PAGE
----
Firemen had to attend one of the sites due to a blaze because of electricity being by-passed.
The BBC reported Ch Insp Nicola Wearing describing one of the properties as a "potential death trap" and pointed out how it was too dangerous for anyone to live near it.
The police findings came after neighbours reported suspicious activity, probably related to drugs supply.
Wearing added: "These types of sophisticated operations often have links to serious and organised crime, with the money earned from them used to fund other criminality.
Northumbrian Police said investigation was ongoing for each of the discoveries, as reported by the BBC.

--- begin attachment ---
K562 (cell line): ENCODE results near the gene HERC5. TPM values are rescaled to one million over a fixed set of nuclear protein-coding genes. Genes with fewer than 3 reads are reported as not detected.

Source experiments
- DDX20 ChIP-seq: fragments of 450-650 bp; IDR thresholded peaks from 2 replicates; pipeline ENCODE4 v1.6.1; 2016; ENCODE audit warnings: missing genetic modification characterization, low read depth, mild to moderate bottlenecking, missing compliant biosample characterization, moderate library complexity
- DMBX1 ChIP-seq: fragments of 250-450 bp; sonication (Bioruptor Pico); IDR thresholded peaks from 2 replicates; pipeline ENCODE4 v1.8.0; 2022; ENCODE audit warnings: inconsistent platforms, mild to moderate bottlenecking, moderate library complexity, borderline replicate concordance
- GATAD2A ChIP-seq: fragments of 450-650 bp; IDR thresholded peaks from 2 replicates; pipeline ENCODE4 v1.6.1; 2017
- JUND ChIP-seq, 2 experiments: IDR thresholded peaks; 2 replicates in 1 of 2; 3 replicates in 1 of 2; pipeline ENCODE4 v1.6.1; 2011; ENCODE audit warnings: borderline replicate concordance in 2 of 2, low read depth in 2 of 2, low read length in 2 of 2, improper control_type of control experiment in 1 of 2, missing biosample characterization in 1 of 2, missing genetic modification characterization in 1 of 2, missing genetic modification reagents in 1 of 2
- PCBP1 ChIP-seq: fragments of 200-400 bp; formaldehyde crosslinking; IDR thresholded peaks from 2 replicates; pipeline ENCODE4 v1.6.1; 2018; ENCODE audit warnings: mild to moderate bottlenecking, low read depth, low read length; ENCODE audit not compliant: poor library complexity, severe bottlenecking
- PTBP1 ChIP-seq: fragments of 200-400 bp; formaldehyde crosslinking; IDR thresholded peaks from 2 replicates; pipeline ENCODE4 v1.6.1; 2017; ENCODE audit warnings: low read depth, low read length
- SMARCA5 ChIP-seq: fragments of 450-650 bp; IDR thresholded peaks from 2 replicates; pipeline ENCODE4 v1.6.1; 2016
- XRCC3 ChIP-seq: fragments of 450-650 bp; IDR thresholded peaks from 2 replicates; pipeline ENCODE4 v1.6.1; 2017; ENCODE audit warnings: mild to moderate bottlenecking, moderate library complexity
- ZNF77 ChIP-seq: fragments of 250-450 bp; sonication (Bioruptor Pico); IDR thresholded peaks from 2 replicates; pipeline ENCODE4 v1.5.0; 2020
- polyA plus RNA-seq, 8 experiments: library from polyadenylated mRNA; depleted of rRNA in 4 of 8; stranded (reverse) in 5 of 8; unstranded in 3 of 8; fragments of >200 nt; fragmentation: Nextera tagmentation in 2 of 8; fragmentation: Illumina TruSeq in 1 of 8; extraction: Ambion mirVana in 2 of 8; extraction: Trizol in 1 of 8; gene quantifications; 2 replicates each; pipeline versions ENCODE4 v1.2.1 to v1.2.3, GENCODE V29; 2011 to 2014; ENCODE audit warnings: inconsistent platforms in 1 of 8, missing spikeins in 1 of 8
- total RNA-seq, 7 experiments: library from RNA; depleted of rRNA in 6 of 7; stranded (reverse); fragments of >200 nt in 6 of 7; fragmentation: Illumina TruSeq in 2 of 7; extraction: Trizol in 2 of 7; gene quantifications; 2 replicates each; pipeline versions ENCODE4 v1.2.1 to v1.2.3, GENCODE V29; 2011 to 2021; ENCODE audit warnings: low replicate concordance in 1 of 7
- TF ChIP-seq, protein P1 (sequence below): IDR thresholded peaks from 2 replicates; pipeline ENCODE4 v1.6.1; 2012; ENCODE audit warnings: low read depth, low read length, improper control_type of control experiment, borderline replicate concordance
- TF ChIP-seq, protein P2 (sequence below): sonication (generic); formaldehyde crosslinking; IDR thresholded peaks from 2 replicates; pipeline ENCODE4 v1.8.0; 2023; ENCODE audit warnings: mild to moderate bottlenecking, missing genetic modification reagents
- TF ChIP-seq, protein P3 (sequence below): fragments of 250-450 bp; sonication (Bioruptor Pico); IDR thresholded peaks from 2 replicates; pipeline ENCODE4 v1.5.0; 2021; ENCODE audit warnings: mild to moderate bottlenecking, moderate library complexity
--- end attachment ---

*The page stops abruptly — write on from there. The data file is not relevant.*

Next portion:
The Ch Insp concluded: "Make no mistake; the three farms that we detected and dismantled will provide a dent in the pockets of organised criminals."
In April 2019 the BBC reported that Cannabis was the most popular illegal drug in the UK pointing out that at least 30% of adults aged between 16-64 (around 10 million people) have tried cannabis at least once, according to the annual crime survey.
However, it should be noted that this data counts medicinal cannabis, used for treating epilepsy, multiple sclerosis and illnesses linked to chemotherapy.
In 2016, the UN announced that the UK produced 44% of the world’s cannabis for medical and scientific research. In October, Alex Walker reported on drug dealers slipping business cards under private student accommodations. Reflecting on the ease of access to drugs especially during lockdown.
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